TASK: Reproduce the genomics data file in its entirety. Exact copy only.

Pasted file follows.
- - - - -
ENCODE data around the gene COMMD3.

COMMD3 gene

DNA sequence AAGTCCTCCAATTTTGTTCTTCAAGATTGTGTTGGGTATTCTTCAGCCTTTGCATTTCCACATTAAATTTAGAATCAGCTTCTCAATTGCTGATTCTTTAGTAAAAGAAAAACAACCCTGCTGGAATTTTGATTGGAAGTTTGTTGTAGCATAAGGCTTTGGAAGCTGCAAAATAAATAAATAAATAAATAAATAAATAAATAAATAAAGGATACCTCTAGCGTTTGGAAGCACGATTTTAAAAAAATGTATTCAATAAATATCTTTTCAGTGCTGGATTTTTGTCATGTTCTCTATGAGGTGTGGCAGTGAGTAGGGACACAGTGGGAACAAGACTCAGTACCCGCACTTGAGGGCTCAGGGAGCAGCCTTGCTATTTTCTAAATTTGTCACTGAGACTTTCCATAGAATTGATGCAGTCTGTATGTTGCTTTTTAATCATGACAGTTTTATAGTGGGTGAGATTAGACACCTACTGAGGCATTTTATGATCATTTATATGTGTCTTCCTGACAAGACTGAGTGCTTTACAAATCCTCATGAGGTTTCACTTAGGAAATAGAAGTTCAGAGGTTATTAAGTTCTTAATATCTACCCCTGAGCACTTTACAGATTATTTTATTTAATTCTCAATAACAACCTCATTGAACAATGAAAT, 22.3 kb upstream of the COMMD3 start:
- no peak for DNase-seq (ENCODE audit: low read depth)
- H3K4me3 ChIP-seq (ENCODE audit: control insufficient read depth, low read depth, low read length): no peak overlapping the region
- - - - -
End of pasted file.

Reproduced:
ENCODE data around the gene COMMD3.

COMMD3 gene

DNA sequence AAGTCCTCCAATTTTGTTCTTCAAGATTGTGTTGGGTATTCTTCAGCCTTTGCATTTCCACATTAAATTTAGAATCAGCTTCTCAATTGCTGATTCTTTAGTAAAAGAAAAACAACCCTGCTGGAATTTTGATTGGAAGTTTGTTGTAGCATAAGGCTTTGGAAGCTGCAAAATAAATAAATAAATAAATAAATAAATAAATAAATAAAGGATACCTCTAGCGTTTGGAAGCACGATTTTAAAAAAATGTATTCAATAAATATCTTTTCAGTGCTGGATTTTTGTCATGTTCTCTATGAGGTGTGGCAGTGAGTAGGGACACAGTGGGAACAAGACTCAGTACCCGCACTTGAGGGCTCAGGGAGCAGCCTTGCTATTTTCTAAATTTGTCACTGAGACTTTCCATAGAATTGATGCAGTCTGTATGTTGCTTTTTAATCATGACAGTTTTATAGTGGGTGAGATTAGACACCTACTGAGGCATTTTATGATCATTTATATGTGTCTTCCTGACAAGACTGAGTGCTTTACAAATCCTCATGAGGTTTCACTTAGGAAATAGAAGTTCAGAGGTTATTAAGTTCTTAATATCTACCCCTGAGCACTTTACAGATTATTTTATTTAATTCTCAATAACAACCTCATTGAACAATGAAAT, 22.3 kb upstream of the COMMD3 start:
- no peak for DNase-seq (ENCODE audit: low read depth)
- H3K4me3 ChIP-seq (ENCODE audit: control insufficient read depth, low read depth, low read length): no peak overlapping the region